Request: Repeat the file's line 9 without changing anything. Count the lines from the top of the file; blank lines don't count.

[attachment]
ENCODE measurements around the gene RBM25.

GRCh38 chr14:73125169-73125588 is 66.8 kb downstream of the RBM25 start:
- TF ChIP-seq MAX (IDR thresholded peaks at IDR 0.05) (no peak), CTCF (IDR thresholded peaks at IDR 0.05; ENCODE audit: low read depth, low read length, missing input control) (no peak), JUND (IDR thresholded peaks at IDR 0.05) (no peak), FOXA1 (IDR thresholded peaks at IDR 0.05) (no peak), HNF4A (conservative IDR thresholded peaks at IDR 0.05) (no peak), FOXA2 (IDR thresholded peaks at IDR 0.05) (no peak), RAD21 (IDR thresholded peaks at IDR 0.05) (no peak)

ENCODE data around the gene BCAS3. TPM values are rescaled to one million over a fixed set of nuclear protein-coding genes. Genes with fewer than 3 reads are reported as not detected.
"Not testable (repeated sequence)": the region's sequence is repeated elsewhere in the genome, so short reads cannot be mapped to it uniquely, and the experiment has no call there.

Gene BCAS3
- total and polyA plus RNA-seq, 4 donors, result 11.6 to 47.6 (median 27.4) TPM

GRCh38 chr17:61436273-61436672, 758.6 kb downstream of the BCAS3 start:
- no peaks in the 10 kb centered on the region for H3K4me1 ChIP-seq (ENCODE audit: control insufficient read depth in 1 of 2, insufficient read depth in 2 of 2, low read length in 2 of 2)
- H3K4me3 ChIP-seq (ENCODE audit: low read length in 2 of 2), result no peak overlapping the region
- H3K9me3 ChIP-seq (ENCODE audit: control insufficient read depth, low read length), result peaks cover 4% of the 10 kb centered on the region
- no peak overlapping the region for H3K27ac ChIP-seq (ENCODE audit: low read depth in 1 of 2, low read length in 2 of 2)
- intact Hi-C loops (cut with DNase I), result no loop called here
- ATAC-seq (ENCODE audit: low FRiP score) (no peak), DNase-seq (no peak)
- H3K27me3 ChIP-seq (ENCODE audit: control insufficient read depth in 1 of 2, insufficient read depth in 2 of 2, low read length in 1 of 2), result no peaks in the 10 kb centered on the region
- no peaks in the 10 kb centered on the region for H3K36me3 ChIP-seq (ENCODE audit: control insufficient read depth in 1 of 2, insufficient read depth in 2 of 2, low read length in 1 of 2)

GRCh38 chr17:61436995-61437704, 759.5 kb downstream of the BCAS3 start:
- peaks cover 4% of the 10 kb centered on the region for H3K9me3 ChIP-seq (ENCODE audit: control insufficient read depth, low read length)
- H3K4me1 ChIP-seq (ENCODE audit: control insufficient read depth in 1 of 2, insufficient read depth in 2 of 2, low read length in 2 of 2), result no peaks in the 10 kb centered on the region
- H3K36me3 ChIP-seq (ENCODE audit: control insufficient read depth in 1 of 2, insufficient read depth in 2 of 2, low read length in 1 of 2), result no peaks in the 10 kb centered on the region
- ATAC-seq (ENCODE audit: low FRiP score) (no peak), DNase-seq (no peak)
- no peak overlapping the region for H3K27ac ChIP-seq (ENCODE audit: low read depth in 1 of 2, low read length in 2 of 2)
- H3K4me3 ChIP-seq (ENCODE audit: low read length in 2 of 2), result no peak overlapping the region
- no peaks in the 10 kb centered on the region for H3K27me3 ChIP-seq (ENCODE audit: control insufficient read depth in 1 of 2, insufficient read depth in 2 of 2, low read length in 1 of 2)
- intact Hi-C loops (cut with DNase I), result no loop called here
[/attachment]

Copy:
- no peaks in the 10 kb centered on the region for H3K4me1 ChIP-seq (ENCODE audit: control insufficient read depth in 1 of 2, insufficient read depth in 2 of 2, low read length in 2 of 2)